11.26.2008 8:26pm
CDR D (mail):
>>>So anyone hear any updates about that man attempting to get Justice Souter's house condemned shortly after the ruling? I think it was him anyways...


<<<

It was Souter. I believe they didn't get enough votes to do it. Too bad.

p.s.

I love one of the screen names above: "richard cabeza"

Whoever he is, he should run for office.
11.26.2008 8:35pm
Constantin:
This may be am important issue to some here, just like the 2A issues (which seem basically ideological rather than practical), but the wars, corruption and financial debacles of the post-Kelo area are more immediate. It was certainly not an issue in the campaign for anyone, even Ron Paul, as far as I recall. Accordingly, drawing such definitive and adverse conclusions from silence is unwarranted.

I don't want to put words in Ilya's mouth, but perhaps he's focusing more on Obama's silence in the direct aftermath of the decision. That was Summer 2005, when Barack was but a sitting senator who, to believe his recent telling, did not even consider running for president for another year plus. He had time if he wanted to fire off a statement.

For all of his idiocy, McCain actually made some hay out of Kelo on the campaign trail. In both the primaries and the general election, he would talk about Kelo as an example of judges gone wild.
11.26.2008 9:10pm
Waldensian (mail):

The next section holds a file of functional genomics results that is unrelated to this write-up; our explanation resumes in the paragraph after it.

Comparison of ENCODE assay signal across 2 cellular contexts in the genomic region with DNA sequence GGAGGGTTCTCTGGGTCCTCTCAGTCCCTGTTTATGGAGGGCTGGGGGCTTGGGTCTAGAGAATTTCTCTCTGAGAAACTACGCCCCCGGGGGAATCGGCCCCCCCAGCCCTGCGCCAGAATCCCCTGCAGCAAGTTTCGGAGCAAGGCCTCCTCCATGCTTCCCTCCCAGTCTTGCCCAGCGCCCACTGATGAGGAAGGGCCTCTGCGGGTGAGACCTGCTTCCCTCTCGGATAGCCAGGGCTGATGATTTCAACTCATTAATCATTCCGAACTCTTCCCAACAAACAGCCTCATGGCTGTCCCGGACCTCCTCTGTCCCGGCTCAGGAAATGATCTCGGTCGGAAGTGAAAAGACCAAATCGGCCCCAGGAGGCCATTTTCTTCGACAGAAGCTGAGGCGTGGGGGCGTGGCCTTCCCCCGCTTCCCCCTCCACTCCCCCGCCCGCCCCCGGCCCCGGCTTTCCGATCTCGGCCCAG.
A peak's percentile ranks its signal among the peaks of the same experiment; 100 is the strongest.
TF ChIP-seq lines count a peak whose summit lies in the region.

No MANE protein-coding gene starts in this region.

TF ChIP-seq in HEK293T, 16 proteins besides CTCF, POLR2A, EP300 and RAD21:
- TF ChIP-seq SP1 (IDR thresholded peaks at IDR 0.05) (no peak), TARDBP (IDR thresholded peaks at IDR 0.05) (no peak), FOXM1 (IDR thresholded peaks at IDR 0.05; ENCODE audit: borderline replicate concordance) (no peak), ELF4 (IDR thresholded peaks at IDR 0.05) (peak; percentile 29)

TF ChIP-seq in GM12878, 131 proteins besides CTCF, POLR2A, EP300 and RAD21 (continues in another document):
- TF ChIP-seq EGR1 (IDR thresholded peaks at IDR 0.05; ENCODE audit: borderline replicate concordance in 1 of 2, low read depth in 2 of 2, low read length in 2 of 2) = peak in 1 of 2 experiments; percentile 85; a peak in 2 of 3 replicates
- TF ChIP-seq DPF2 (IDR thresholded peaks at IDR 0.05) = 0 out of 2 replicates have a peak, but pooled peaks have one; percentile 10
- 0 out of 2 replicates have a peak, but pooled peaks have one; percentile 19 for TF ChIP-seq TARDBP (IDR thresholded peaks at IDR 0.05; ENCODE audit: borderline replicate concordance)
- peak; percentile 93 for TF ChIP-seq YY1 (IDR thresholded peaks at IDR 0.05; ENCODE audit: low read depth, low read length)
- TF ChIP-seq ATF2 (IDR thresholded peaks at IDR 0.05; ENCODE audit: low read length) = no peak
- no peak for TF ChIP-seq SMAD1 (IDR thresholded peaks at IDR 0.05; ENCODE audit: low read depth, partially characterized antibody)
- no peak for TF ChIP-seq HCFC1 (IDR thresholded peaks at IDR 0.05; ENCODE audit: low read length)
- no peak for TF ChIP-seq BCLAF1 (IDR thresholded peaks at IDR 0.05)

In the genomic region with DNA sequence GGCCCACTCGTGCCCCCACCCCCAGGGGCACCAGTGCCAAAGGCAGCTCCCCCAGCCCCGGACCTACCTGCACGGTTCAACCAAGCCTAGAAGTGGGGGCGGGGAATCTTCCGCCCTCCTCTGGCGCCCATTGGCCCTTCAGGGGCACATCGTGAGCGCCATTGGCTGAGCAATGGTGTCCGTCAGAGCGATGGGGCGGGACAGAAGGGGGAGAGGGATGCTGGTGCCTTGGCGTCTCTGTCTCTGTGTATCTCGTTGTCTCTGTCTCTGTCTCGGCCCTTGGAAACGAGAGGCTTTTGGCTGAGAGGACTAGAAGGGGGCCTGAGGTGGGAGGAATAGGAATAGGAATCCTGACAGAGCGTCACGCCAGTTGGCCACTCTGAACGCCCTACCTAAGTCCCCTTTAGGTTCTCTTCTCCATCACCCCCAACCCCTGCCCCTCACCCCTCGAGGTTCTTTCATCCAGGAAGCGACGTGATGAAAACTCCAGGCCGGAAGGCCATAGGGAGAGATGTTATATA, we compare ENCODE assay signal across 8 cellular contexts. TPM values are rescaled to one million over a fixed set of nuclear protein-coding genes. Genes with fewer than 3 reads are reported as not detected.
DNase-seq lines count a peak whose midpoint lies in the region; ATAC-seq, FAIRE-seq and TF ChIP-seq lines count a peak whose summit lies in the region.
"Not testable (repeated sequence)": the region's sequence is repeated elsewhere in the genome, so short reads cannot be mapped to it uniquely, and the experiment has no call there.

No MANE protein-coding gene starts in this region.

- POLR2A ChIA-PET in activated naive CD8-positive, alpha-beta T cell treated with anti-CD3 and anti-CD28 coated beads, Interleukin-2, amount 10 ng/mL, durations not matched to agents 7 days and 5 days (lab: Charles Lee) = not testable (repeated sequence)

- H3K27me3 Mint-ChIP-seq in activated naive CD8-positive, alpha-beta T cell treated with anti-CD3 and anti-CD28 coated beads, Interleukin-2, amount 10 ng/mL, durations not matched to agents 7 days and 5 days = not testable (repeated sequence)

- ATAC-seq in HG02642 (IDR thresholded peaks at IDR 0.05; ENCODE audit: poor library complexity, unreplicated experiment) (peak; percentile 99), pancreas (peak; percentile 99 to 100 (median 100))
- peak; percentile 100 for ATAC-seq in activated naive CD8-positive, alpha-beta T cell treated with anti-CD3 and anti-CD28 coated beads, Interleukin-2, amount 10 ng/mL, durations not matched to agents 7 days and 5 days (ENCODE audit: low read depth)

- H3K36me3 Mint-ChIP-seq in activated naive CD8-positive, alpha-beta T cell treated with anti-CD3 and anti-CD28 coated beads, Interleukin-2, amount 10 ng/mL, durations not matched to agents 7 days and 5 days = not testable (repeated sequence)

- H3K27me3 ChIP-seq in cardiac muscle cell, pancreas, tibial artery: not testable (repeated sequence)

I'm firmly convinced that most of the outrage about Kelo would be directed at takings law generally, if only most people knew how takings law worked in typical cases.
11.26.2008 9:32pm
RPT (mail):
"Mr. Cabeza:

Either he thinks that's a good campaign tool or he thinks it's a good governing rule."

Actually, it wasn't part of his campaign.
11.26.2008 10:00pm
Eli Rabett (www):
It seems to me that in Kelo the court simply said that legislatures could regulate takings under the Constitution. So, you clearly want the courts to enforce your wishes rather than go to the legislatures. I take it you prefer judicial activism?
11.26.2008 10:03pm
Barry P. (mail):
Only about half the people in the country pay income tax. That is the wealthier half. But everybody benefits from things like defence, roads, SS, police, the courts, and the maze of regulations that makes life less risky for people who work with their hands.

So if only half pay for it but everybody benefits, then by definition,the wealth is being spread around. This is the default scenario, and it is one that almost nobody this side of Murray Rothbard wants to get rid of, or even change that much. If what Obama said was socialism, then this is already a socialist country.

But it isn't, and neither is Obama. There is, and always has been, plenty of wealth redistribution in America. I know that we don't like to couch the situation in those words, but that's what it is, like it or not. This is exceptionalism in degree, not kind.

Personally, I'd get rid of about 9 federal departments and shrink government by about 90%, paying for it with a modest import duty or sales tax, but my position gains little popular support whenever somebody runs on it.
11.26.2008 10:19pm
Bill Quick (mail) (www):

So if only half pay for it but everybody benefits, then by definition,the wealth is being spread around. This is the default scenario, and it is one that almost nobody this side of Murray Rothbard wants to get rid of, or even change that much.